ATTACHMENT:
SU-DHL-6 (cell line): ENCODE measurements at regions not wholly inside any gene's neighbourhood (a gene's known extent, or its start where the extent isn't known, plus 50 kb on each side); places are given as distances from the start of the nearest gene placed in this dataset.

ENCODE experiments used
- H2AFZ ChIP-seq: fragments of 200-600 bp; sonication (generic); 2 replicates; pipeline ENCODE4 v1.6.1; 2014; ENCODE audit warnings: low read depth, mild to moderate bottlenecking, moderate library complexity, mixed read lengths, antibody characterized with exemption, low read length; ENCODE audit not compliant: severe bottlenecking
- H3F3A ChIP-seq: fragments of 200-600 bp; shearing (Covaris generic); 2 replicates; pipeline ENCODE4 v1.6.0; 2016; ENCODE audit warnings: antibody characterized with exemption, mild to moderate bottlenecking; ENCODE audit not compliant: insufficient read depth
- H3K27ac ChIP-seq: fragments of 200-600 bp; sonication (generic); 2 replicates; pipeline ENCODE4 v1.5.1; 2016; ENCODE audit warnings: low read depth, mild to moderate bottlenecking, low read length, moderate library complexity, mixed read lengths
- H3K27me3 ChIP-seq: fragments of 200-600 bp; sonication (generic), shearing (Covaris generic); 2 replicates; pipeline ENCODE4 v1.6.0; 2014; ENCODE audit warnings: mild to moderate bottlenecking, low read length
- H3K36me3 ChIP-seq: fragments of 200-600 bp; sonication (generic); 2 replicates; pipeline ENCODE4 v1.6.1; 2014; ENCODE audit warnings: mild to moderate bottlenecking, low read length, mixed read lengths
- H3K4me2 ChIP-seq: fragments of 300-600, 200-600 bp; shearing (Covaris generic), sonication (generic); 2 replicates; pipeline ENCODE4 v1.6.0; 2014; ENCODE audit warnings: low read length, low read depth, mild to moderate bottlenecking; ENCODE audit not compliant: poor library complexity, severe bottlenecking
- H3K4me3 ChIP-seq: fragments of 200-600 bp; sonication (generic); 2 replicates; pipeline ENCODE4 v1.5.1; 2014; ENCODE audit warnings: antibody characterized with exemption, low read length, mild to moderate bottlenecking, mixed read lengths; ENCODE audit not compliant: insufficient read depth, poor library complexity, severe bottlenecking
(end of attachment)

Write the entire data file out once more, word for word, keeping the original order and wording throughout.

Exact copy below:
SU-DHL-6 (cell line): ENCODE measurements at regions not wholly inside any gene's neighbourhood (a gene's known extent, or its start where the extent isn't known, plus 50 kb on each side); places are given as distances from the start of the nearest gene placed in this dataset.

ENCODE experiments used
- H2AFZ ChIP-seq: fragments of 200-600 bp; sonication (generic); 2 replicates; pipeline ENCODE4 v1.6.1; 2014; ENCODE audit warnings: low read depth, mild to moderate bottlenecking, moderate library complexity, mixed read lengths, antibody characterized with exemption, low read length; ENCODE audit not compliant: severe bottlenecking
- H3F3A ChIP-seq: fragments of 200-600 bp; shearing (Covaris generic); 2 replicates; pipeline ENCODE4 v1.6.0; 2016; ENCODE audit warnings: antibody characterized with exemption, mild to moderate bottlenecking; ENCODE audit not compliant: insufficient read depth
- H3K27ac ChIP-seq: fragments of 200-600 bp; sonication (generic); 2 replicates; pipeline ENCODE4 v1.5.1; 2016; ENCODE audit warnings: low read depth, mild to moderate bottlenecking, low read length, moderate library complexity, mixed read lengths
- H3K27me3 ChIP-seq: fragments of 200-600 bp; sonication (generic), shearing (Covaris generic); 2 replicates; pipeline ENCODE4 v1.6.0; 2014; ENCODE audit warnings: mild to moderate bottlenecking, low read length
- H3K36me3 ChIP-seq: fragments of 200-600 bp; sonication (generic); 2 replicates; pipeline ENCODE4 v1.6.1; 2014; ENCODE audit warnings: mild to moderate bottlenecking, low read length, mixed read lengths
- H3K4me2 ChIP-seq: fragments of 300-600, 200-600 bp; shearing (Covaris generic), sonication (generic); 2 replicates; pipeline ENCODE4 v1.6.0; 2014; ENCODE audit warnings: low read length, low read depth, mild to moderate bottlenecking; ENCODE audit not compliant: poor library complexity, severe bottlenecking
- H3K4me3 ChIP-seq: fragments of 200-600 bp; sonication (generic); 2 replicates; pipeline ENCODE4 v1.5.1; 2014; ENCODE audit warnings: antibody characterized with exemption, low read length, mild to moderate bottlenecking, mixed read lengths; ENCODE audit not compliant: insufficient read depth, poor library complexity, severe bottlenecking